Scott got back to me fairly quickly when I reached out to him, and he told me that he had just finished talking to Mangold and Bale, and that he was hard at work on the project. My first question for him, and the most urgent question, was how hey were handling the time period. The McGee books are about Florida as the Wild West, a precursor to the rancid wilderness of the Carl Hiaasen novels, and I think of McDonald's Florida as being very much of a particular time and place.
"We’re doing it present day," Frank told me, and he went on to explain, "We deal with the anachronistic qualities of Travis by making him a loner, a vet of the Middle East bullshit wars and now broke as shit and living on a boat. You’d be surprised by how much still works from the period this way."
See, here's why I'm willing to give that the benefit of the doubt, even if it's a choice I wouldn't make. They're obviously talking about it. It's obviously a conversation that is active and ongoing, and they've got their approach. When you're adapting something, I don't demand that you blindly echo every choice the original made; I do ask that you consider changes if you're going to make them, and that you have a reason.
Frank went on to say, "Also, Florida is being overrun now by South American ex pats trying to hide their money. It’s the same colorful shit hole it was back then, so a lot of the issues there remain. We’ve just updated the socio-political context. We’ve amped up the sexual component to Travis as well as the stoner component. He gets high in this more than he’s sitting in bars drinking Dark & Stormy’s as he does in the books. Small things like that…"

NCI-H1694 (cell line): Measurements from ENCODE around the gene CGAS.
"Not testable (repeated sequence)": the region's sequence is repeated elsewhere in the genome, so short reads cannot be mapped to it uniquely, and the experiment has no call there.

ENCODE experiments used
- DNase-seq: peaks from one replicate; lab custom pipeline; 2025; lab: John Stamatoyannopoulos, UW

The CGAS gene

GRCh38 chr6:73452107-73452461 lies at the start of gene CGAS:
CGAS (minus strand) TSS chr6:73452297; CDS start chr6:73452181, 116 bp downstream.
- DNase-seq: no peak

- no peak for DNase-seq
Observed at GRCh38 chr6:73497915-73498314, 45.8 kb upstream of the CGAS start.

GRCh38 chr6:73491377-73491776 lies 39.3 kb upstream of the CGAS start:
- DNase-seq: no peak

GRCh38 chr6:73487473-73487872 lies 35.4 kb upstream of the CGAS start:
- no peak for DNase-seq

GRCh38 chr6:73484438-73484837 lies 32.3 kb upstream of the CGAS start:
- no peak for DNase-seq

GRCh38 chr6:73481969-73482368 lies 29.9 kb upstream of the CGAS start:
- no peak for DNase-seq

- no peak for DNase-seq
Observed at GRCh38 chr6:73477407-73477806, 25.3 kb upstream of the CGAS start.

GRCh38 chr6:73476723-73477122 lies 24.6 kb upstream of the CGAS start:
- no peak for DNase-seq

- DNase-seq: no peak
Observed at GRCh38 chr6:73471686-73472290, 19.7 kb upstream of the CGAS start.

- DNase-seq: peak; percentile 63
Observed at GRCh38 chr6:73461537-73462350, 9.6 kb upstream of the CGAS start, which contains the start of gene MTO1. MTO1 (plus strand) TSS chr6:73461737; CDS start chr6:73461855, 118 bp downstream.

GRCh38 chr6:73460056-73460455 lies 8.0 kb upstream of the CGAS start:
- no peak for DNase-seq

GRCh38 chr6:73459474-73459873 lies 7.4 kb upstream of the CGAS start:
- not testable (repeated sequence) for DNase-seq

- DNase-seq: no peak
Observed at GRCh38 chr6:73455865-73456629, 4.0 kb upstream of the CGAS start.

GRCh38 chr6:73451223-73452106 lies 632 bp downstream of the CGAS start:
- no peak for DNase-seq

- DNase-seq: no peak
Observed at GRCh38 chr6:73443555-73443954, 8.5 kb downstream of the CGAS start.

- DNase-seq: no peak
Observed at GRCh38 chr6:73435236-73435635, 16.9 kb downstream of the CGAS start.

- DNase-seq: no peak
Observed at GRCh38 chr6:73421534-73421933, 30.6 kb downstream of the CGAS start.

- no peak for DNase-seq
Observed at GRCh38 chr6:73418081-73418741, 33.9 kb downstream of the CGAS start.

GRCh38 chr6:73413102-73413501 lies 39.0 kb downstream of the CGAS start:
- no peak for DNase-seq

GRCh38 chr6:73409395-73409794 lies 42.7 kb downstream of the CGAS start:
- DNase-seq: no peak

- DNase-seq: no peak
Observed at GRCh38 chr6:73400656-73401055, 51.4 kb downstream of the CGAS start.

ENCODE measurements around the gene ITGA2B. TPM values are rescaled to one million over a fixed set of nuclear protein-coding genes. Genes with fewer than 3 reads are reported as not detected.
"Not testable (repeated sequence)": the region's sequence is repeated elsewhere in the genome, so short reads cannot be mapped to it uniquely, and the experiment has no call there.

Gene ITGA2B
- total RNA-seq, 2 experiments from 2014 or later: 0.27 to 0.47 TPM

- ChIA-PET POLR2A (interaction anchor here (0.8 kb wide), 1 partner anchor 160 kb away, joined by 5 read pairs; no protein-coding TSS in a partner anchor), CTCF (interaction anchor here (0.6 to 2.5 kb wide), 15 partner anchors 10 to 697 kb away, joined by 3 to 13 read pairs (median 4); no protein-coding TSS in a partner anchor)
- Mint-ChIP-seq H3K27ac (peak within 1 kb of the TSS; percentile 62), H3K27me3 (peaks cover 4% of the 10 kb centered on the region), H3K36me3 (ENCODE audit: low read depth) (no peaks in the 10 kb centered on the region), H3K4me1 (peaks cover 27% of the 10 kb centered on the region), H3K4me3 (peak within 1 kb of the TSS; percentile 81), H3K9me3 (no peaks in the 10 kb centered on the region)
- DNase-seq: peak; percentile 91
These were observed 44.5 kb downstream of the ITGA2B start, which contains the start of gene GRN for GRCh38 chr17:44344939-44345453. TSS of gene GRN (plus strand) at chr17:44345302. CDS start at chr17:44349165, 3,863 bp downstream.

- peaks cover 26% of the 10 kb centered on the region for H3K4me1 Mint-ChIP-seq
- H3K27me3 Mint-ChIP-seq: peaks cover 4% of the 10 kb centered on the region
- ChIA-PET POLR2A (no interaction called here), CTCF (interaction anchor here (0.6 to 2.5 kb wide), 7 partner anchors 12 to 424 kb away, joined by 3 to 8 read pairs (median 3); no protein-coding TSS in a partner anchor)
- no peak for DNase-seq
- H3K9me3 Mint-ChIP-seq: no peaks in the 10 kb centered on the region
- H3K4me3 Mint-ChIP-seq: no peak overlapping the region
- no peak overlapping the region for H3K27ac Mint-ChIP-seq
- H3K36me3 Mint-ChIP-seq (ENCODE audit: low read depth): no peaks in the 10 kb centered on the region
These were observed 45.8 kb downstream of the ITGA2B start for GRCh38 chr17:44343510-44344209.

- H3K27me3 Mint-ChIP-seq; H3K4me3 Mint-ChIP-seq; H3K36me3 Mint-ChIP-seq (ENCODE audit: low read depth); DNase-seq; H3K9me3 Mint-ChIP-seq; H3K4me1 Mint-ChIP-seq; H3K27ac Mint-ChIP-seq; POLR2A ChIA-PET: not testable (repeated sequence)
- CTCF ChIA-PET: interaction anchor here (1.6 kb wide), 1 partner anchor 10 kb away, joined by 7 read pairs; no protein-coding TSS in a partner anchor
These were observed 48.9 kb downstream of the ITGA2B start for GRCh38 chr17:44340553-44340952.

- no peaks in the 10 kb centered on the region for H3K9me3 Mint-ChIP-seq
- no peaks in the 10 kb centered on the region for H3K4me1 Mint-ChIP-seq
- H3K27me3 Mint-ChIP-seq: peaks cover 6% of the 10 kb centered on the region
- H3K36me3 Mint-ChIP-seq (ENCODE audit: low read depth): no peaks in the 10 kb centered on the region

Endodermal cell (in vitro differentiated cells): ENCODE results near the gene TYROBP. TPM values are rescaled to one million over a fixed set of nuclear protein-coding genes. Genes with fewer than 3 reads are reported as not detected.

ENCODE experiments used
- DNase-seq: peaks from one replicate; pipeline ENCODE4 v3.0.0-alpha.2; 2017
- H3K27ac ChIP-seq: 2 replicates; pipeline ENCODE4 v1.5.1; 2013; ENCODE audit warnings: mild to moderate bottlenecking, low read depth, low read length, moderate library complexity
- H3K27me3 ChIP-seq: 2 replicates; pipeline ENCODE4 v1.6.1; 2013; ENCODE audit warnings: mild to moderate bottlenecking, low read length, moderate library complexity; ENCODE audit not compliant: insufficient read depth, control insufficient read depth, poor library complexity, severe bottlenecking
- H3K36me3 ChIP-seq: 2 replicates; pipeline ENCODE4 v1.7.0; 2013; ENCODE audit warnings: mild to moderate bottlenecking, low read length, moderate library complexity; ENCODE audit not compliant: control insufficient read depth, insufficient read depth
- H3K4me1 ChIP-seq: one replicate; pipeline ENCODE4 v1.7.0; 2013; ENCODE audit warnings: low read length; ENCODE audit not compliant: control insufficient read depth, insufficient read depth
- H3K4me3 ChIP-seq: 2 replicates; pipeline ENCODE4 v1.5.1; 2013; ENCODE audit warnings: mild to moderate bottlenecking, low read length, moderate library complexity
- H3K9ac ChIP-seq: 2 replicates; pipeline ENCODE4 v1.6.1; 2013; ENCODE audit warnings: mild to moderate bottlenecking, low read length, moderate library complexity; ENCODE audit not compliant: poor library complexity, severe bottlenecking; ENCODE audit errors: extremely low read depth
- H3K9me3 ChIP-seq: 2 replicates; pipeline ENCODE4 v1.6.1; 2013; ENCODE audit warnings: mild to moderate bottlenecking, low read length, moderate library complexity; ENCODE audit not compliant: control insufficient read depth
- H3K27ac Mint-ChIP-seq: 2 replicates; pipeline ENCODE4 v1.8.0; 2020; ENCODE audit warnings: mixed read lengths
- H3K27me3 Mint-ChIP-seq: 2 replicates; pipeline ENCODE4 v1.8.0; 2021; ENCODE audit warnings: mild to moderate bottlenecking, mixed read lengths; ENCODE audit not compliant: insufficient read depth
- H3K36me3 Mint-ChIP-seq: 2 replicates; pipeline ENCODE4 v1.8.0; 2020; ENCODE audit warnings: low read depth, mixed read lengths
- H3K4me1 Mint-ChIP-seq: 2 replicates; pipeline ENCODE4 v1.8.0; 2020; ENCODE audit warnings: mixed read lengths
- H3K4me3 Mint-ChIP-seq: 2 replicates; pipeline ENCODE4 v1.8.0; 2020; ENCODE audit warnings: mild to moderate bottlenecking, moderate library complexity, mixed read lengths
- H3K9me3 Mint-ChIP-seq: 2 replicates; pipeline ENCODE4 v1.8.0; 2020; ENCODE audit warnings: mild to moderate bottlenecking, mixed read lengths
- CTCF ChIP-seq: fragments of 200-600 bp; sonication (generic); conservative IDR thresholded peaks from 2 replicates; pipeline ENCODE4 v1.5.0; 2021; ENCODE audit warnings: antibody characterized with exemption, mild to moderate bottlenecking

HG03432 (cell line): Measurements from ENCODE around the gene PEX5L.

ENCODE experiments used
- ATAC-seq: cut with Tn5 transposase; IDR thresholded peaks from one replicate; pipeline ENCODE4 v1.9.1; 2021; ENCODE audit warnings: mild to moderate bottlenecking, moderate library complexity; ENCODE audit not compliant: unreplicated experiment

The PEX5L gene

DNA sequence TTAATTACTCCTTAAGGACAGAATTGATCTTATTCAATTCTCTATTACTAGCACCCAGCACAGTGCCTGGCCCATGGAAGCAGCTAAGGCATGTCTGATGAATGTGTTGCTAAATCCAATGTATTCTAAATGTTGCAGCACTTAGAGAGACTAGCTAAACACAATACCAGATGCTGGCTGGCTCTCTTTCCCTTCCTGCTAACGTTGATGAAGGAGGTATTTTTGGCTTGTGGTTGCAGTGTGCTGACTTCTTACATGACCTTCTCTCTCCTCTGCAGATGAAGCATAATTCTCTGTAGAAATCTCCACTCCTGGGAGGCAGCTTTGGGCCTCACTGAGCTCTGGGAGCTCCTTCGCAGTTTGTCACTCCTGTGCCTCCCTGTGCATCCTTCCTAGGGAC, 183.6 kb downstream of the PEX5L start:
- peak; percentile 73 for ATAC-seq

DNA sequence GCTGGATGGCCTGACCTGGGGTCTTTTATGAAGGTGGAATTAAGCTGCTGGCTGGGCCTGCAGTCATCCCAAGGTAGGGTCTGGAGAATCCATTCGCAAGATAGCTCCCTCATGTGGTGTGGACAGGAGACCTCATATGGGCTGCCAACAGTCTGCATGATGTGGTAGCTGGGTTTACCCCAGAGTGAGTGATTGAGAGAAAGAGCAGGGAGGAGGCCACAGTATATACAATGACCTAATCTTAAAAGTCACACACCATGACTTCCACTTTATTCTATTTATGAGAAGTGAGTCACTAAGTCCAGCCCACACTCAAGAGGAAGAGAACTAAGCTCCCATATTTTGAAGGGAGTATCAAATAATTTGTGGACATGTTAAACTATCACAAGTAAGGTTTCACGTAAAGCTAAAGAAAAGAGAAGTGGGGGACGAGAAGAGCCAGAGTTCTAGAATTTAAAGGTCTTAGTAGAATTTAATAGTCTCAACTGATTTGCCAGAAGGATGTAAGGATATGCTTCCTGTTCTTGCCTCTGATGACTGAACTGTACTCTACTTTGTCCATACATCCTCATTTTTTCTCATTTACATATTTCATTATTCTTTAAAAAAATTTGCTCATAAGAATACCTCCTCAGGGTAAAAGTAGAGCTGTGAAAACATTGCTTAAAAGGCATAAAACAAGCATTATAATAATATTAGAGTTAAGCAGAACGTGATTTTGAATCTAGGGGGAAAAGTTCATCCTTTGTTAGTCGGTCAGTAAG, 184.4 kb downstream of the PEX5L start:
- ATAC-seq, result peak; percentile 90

It sounds like they're nowhere near done yet, but that they're approaching it as a team. He and Mangold are in communication, the two of them focused on this version of Travis McGee, and I'm willing to wait to see how they make all their choices before I react. I know they're going to try to make something great. Besides, Frank had one last thing he wanted to emphasize: "Bale will rock it."
Rosamund Pike Lands Female Lead in ‘The Deep Blue Good-by’
James Mangold is directing with Chernin Entertainment, Leonardo DiCaprio and Jennifer Davisson-Killoran producing for Appian Way along with Amy Robinson.
First written by John D. MacDonald in 1964, “The Deep Blue Good-by” is the first in a series of 21 that followed Travis McGee, to be played by Christian Bale in the pic, a self-described “salvage consultant” who recovers others’ property for a fee and along the way gets into trouble fighting bad guys and wooing women.
Dennis Lehane penned the script with Scott Frank working on the most recent draft.
Following the success of “Gone Girl,” which grossed more than $350 million at the worldwide box office and earned Pike an Oscar nomination, Fox and Pike seem happy staying in business with one another.
After the huge opening weekend of “Gone Girl,” Fox quickly offered Pike the female lead in its survival drama “The Mountains Between Us” which she will shoot after “The Deep Blue Good-by” in order for ‘Mountain’ to be ready for the proper weather conditions needed to tell the story.